And it turns out that folks in Congress are getting upset that the bailout funds extended to the banking system aren't being used to make loans, and thus grease the wheels of the economy, but to finance the purchases of other banks. Jessica Holzer at Real Time Economics reports that Rep. Barney Frank (D-MA) and Sen. Christopher Dodd (D-CT), are arguing that funds used by the banks for purposes other than lending are in violation of the terms of the act.
Joellen Perry and Luca Di Leo at Real Time Economics report that Mario Draghi, European Bank board member and head of the Financial Stability Forum--one of the entities asked to play a part in the November 15 financial summit--urged governments to provide further economic stimulus by cutting taxes and/or increasing spending.
"'Given the minimum level reached by America’s official interest rates and the ample liquidity put in circulation by central banks, the room for monetary policy maneuver is reduced,' Mr. Draghi told a meeting of Italy’s top bankers in Rome, noting that EU rules allow for increased spending during tough times. 'To sustain demand on a global level, the anti-cyclical action of budget policy may be required.'"It sounds as if central bankers are more worried about the prospects of deflation now than they are for inflation. In Forbes, Nouriel Roubini argues that this will be their main preoccupation in the next six months as "a sharp slack in goods, labor and commodity markets will lead to global deflationary trends over the next year." His piece is well-worth reading in its entirety. If his thesis is true, the fall in supply and investment in new supply should not be able to do much to stop the fall of oil prices. That said, they rose considerably today.
2. Barbara Kiviat at the Curious Capital reports that First American CoreLogic released data today showing that in the US 18.3% of homeowners now have mortgages more expensive than the market value of their homes--are "underwater"--and an additional 5% are on the cusp. CoreLogic put out a state-by-state breakdown--the states worst hit are Nevada (47.8%), Michigan (38.6%), Arizona (29.2%), Florida (29.2%), California (27.4%), Georgia (23.2%), Ohio (22.0%).
What's in a way scarier, though, is that First American is also seeing a third group of states emerging—those where a lot of new people moved in and bought houses and simply didn't have much time to build equity before prices started falling. That partly accounts for why Georgia is so high up on the list, as well as growing problems in Texas (16.5%), Arkansas (16.3%) and Tennessee (15.0%)3. Martin Fackler at the New York Times reports that the Bank of Japan cut its benchmark interest rate 0.2% to 0.3%. This is the first time the BoJ has cut rates in seven years as it also reduced its forecast for growth this year to 0%, "citing higher energy prices and weakening export demand. ... The eight members of the policy board were evenly divided on the cut; the bank governor, Masaaki Shirakawa, cast the deciding vote in favor, the bank said." Most analysts thought the rate cut more of a sign of Tokyo's willingness to coordinate with fiscal authorities internationally than fiscal stimulus given the initial low rate.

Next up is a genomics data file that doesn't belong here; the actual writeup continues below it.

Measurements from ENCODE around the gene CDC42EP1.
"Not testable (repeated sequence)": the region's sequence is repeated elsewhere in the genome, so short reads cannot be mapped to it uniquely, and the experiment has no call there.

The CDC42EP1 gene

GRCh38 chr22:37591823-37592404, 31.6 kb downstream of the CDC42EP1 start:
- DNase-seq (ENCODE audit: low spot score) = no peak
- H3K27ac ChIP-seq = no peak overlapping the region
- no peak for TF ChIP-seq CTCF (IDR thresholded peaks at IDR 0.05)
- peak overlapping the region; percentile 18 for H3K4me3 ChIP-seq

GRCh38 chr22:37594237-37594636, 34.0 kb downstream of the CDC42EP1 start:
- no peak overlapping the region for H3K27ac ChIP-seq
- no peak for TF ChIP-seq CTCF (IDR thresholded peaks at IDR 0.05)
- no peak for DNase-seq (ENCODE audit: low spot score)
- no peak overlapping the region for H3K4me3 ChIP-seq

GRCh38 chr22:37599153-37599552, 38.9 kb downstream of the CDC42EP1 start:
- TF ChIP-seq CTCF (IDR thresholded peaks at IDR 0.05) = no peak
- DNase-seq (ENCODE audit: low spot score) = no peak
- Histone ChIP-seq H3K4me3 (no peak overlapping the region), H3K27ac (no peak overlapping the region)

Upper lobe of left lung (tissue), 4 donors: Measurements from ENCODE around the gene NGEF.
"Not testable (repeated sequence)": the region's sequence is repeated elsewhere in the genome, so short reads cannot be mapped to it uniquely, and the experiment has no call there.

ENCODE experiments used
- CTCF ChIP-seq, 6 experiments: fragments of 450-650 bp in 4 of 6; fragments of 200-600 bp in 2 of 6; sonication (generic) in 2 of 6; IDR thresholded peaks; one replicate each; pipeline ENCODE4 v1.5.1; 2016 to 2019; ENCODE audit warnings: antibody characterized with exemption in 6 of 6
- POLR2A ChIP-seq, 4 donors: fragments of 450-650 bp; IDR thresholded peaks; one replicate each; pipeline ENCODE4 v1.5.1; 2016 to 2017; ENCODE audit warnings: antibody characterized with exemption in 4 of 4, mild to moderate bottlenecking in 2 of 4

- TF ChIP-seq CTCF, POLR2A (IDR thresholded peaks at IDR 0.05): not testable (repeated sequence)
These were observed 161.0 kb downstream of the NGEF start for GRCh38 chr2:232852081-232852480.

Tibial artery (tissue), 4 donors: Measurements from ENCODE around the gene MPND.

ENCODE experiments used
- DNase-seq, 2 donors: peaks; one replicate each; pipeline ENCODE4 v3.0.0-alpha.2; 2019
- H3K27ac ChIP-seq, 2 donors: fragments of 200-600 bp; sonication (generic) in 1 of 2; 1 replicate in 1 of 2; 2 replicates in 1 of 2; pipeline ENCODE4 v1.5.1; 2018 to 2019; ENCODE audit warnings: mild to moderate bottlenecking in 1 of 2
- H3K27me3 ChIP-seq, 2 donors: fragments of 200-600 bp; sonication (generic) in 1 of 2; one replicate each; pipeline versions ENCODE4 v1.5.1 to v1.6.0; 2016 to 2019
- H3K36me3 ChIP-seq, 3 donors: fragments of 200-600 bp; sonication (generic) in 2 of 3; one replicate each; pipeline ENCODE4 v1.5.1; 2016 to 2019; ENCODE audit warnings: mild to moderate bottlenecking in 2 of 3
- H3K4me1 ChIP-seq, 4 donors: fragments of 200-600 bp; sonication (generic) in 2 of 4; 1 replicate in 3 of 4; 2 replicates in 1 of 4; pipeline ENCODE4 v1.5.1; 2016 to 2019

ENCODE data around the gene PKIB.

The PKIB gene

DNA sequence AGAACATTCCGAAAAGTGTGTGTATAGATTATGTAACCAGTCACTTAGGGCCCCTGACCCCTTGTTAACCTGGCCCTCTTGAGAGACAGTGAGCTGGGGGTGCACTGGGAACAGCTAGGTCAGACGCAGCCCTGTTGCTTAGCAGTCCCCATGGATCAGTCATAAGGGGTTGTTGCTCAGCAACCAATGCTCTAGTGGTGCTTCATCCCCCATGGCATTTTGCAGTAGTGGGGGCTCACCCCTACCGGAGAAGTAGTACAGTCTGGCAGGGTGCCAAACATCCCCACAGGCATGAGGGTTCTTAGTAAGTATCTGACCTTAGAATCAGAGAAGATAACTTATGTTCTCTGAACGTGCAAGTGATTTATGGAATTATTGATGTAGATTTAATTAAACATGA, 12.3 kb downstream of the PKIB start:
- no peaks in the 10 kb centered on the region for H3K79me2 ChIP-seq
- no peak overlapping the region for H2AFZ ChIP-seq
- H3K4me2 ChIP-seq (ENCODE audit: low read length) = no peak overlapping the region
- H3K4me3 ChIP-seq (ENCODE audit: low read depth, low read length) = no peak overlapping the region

4. Eurointelligence has the story that Denmark may decide to join the euro after all as a result of the financial crisis. This is because Denmark has been forced to raise benchmark interbank lending rates in defense of the krone, to 5.5%, which is 1.75% above the rate for the European Central Bank. (Denmark has opted out of the euro, but has pegged the krone to the euro.) The Danish people dislike the notion of being left out of the economic stimulus--and paying more for money than their neighbors--in order to maintain a national currency. There is some hope for the Europeanists in Copenhagen that a referendum to annul the opt out provisions might pass now as early as 2011.
Generally speaking, however, it seems as if the crisis will delay the accession of many of the Eastern European nations to the euro as it will be harder to meet the economic prerequisites to joining the currency. (For example, Hungary is not likely to meet the current account requirement any time soon.) On the other hand, Sweden may find it convenient to join. However, now might be a good time to relax some of the prerequisites to joining the euro given that being part of the eurozone will generally seem more appealing as the financial crisis wears on.
The same issue of Eurointelligence reports that German representatives in Brussels are blocking efforts by the European Commission to raise the maximum insurance for deposits to €100,000 (now about US$130,500 )from €20,000 (~ $26,100). Germany does not want to raise the limit of its own deposit guarantee.
5. Andrew E. Kramer at the New York Times reported yesterday that Russia's bailout plan favored Russia's richest businessmen. Putting aside that our bailout plan surely favored the rich and connected, it might be important to realize that what is meant here is major holders of corporations deemed strategic by the Kremlin. For the most part the folks known as the oligarchs were replaced with Kremlin (perhaps better put as FSB)-friendly personnel. Of the original oligarchs the ones who remain are the ones who have made plain to the Kremlin that they will stay out of politics. It may not ultimately make much of a difference in direction, but today Bloomberg reported that shares in the Russian bourse soared Thursday. Perhaps that is because the taxpayer funds are being used as intended?
Snarkiness aside, and I admit that the jingoistic approach to Russia so favored by the press and pols is a pet peeve of mine, Brad Setser points out that money is leaving the economy faster that it entered it--Russia's reserves fell by $30 billion in the third week of October. $15 billion of that reflects efforts by the Russian central bank to shore up the ruble and to provide credit to companies seeking to service foreign currency denominated debt.